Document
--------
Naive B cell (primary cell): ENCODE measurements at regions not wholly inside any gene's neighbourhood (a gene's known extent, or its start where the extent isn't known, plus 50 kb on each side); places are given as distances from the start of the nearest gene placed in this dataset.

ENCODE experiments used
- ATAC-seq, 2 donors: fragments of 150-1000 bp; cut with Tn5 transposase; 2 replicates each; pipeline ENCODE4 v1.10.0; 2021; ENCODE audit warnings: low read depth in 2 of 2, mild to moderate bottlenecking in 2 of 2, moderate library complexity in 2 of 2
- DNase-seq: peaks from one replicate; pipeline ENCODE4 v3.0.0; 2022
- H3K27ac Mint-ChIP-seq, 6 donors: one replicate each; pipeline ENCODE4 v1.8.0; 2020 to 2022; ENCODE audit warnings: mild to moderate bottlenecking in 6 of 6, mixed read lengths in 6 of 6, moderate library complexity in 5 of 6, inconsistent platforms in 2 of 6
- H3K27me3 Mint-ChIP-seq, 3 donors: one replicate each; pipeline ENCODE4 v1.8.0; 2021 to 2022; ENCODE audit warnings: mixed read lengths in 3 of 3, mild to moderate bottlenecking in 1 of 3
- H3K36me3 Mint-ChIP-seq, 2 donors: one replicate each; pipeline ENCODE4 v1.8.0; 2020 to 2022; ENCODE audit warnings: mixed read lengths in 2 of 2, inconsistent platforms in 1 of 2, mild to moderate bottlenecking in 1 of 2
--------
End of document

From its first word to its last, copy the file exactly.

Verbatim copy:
Naive B cell (primary cell): ENCODE measurements at regions not wholly inside any gene's neighbourhood (a gene's known extent, or its start where the extent isn't known, plus 50 kb on each side); places are given as distances from the start of the nearest gene placed in this dataset.

ENCODE experiments used
- ATAC-seq, 2 donors: fragments of 150-1000 bp; cut with Tn5 transposase; 2 replicates each; pipeline ENCODE4 v1.10.0; 2021; ENCODE audit warnings: low read depth in 2 of 2, mild to moderate bottlenecking in 2 of 2, moderate library complexity in 2 of 2
- DNase-seq: peaks from one replicate; pipeline ENCODE4 v3.0.0; 2022
- H3K27ac Mint-ChIP-seq, 6 donors: one replicate each; pipeline ENCODE4 v1.8.0; 2020 to 2022; ENCODE audit warnings: mild to moderate bottlenecking in 6 of 6, mixed read lengths in 6 of 6, moderate library complexity in 5 of 6, inconsistent platforms in 2 of 6
- H3K27me3 Mint-ChIP-seq, 3 donors: one replicate each; pipeline ENCODE4 v1.8.0; 2021 to 2022; ENCODE audit warnings: mixed read lengths in 3 of 3, mild to moderate bottlenecking in 1 of 3
- H3K36me3 Mint-ChIP-seq, 2 donors: one replicate each; pipeline ENCODE4 v1.8.0; 2020 to 2022; ENCODE audit warnings: mixed read lengths in 2 of 2, inconsistent platforms in 1 of 2, mild to moderate bottlenecking in 1 of 2